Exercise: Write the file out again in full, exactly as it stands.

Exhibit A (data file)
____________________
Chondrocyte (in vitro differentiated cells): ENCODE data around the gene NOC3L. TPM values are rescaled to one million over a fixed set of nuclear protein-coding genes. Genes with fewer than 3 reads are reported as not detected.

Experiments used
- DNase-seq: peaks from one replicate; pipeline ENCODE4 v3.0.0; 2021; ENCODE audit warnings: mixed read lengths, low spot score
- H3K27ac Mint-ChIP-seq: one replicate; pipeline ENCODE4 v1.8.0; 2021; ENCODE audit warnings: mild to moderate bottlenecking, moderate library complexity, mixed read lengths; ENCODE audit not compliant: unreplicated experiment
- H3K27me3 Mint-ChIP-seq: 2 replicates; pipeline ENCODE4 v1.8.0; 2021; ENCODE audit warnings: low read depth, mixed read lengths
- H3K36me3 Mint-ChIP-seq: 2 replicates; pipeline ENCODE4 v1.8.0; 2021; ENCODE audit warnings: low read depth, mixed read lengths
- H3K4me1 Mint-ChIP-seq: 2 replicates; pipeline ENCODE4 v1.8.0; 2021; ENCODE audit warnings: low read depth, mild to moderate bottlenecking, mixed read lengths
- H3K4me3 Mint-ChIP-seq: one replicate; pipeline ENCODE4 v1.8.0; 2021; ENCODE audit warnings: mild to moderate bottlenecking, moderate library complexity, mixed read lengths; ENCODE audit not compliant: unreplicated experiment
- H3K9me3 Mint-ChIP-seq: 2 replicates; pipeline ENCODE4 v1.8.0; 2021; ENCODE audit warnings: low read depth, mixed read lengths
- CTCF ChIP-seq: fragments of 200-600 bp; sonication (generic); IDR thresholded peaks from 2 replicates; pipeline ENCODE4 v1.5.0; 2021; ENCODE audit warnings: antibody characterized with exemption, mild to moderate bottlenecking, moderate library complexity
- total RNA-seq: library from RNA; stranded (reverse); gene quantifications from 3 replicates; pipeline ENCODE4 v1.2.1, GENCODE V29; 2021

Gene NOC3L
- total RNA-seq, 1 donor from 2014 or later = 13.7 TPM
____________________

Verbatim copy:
Chondrocyte (in vitro differentiated cells): ENCODE data around the gene NOC3L. TPM values are rescaled to one million over a fixed set of nuclear protein-coding genes. Genes with fewer than 3 reads are reported as not detected.

Experiments used
- DNase-seq: peaks from one replicate; pipeline ENCODE4 v3.0.0; 2021; ENCODE audit warnings: mixed read lengths, low spot score
- H3K27ac Mint-ChIP-seq: one replicate; pipeline ENCODE4 v1.8.0; 2021; ENCODE audit warnings: mild to moderate bottlenecking, moderate library complexity, mixed read lengths; ENCODE audit not compliant: unreplicated experiment
- H3K27me3 Mint-ChIP-seq: 2 replicates; pipeline ENCODE4 v1.8.0; 2021; ENCODE audit warnings: low read depth, mixed read lengths
- H3K36me3 Mint-ChIP-seq: 2 replicates; pipeline ENCODE4 v1.8.0; 2021; ENCODE audit warnings: low read depth, mixed read lengths
- H3K4me1 Mint-ChIP-seq: 2 replicates; pipeline ENCODE4 v1.8.0; 2021; ENCODE audit warnings: low read depth, mild to moderate bottlenecking, mixed read lengths
- H3K4me3 Mint-ChIP-seq: one replicate; pipeline ENCODE4 v1.8.0; 2021; ENCODE audit warnings: mild to moderate bottlenecking, moderate library complexity, mixed read lengths; ENCODE audit not compliant: unreplicated experiment
- H3K9me3 Mint-ChIP-seq: 2 replicates; pipeline ENCODE4 v1.8.0; 2021; ENCODE audit warnings: low read depth, mixed read lengths
- CTCF ChIP-seq: fragments of 200-600 bp; sonication (generic); IDR thresholded peaks from 2 replicates; pipeline ENCODE4 v1.5.0; 2021; ENCODE audit warnings: antibody characterized with exemption, mild to moderate bottlenecking, moderate library complexity
- total RNA-seq: library from RNA; stranded (reverse); gene quantifications from 3 replicates; pipeline ENCODE4 v1.2.1, GENCODE V29; 2021

Gene NOC3L
- total RNA-seq, 1 donor from 2014 or later = 13.7 TPM